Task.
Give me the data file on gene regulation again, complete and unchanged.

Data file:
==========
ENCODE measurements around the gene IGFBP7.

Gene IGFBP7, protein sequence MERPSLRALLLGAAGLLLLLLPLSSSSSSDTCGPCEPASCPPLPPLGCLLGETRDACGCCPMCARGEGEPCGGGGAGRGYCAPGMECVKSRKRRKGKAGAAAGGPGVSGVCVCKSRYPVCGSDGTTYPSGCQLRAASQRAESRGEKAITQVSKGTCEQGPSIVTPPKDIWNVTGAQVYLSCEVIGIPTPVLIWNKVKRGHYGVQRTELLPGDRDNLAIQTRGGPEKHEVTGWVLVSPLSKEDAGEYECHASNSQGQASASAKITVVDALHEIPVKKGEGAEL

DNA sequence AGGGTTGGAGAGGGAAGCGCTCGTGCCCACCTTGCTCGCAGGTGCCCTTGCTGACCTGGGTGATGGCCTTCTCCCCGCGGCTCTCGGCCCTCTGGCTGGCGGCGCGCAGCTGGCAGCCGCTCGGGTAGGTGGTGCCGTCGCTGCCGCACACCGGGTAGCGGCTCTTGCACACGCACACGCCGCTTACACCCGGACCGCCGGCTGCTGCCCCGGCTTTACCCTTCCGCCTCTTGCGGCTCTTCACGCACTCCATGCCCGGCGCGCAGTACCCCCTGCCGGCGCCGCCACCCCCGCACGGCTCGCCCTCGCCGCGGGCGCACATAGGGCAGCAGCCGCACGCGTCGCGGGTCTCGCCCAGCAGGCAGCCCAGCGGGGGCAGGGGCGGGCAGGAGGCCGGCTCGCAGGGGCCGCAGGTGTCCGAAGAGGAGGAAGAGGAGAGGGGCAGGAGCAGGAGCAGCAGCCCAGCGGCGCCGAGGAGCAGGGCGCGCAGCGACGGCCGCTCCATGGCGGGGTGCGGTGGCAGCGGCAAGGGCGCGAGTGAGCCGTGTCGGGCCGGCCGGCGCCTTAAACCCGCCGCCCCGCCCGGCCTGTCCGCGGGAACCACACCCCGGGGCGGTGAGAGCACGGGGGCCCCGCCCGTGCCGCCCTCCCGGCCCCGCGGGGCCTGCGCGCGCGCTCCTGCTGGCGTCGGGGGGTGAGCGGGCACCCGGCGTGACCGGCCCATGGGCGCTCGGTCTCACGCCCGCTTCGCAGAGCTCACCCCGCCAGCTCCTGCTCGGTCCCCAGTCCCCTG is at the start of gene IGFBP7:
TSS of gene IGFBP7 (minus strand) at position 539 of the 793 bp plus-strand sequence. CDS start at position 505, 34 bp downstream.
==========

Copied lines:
ENCODE measurements around the gene IGFBP7.

Gene IGFBP7, protein sequence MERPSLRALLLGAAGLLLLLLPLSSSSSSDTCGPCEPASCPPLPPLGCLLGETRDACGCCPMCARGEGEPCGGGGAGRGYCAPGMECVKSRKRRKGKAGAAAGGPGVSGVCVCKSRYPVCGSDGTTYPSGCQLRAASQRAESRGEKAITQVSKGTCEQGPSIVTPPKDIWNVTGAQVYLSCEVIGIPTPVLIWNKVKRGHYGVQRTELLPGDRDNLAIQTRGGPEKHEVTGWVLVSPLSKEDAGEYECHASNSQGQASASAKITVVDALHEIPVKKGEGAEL

DNA sequence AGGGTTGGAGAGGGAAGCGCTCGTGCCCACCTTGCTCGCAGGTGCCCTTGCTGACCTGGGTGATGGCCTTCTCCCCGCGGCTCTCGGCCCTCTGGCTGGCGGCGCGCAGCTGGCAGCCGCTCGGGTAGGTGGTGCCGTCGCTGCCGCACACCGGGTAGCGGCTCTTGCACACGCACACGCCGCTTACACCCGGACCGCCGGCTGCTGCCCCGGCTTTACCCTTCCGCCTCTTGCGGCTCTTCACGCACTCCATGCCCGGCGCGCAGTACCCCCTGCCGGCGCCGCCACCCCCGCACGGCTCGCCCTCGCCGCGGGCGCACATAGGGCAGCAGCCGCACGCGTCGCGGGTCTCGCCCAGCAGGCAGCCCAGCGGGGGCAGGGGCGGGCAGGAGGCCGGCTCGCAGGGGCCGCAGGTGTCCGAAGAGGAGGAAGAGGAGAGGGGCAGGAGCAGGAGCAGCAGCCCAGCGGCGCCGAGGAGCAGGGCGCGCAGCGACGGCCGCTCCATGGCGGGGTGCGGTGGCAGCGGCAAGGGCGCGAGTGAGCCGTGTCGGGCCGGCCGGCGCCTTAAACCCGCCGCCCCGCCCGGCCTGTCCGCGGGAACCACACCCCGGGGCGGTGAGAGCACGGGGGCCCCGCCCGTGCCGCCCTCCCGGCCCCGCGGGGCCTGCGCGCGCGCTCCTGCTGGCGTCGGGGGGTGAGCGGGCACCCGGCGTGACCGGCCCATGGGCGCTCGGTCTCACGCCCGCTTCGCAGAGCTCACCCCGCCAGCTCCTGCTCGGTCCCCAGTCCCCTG is at the start of gene IGFBP7:
TSS of gene IGFBP7 (minus strand) at position 539 of the 793 bp plus-strand sequence. CDS start at position 505, 34 bp downstream.